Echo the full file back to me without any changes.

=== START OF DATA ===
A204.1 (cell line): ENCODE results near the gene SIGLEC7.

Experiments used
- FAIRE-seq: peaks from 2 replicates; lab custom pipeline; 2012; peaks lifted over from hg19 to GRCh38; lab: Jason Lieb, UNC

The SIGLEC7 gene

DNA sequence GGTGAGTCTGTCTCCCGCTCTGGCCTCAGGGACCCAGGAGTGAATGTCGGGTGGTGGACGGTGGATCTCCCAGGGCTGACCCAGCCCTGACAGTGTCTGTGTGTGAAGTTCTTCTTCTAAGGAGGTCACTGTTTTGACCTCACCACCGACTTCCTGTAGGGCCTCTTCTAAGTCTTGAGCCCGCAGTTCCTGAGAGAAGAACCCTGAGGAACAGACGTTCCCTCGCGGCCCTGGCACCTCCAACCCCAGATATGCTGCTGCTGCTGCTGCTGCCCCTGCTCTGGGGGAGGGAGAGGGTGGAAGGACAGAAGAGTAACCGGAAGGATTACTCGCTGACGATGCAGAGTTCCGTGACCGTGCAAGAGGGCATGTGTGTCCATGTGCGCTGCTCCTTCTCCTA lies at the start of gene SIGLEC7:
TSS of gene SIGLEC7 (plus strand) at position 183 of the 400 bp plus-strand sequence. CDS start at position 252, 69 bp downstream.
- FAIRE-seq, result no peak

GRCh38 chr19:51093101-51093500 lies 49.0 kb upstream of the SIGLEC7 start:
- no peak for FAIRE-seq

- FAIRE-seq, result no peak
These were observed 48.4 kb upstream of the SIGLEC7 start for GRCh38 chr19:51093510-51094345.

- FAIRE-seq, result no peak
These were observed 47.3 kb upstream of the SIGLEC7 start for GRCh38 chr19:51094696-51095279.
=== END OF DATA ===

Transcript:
A204.1 (cell line): ENCODE results near the gene SIGLEC7.

Experiments used
- FAIRE-seq: peaks from 2 replicates; lab custom pipeline; 2012; peaks lifted over from hg19 to GRCh38; lab: Jason Lieb, UNC

The SIGLEC7 gene

DNA sequence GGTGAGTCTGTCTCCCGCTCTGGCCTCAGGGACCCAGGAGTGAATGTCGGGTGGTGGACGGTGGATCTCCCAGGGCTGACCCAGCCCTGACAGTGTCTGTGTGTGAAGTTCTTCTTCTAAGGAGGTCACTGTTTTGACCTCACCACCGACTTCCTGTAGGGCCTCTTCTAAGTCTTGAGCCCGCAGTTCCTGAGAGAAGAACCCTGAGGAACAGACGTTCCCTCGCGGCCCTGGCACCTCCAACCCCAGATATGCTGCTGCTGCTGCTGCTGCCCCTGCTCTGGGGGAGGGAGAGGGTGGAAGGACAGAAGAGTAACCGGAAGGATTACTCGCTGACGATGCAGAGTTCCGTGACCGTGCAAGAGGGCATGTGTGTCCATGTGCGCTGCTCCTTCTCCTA lies at the start of gene SIGLEC7:
TSS of gene SIGLEC7 (plus strand) at position 183 of the 400 bp plus-strand sequence. CDS start at position 252, 69 bp downstream.
- FAIRE-seq, result no peak

GRCh38 chr19:51093101-51093500 lies 49.0 kb upstream of the SIGLEC7 start:
- no peak for FAIRE-seq

- FAIRE-seq, result no peak
These were observed 48.4 kb upstream of the SIGLEC7 start for GRCh38 chr19:51093510-51094345.

- FAIRE-seq, result no peak
These were observed 47.3 kb upstream of the SIGLEC7 start for GRCh38 chr19:51094696-51095279.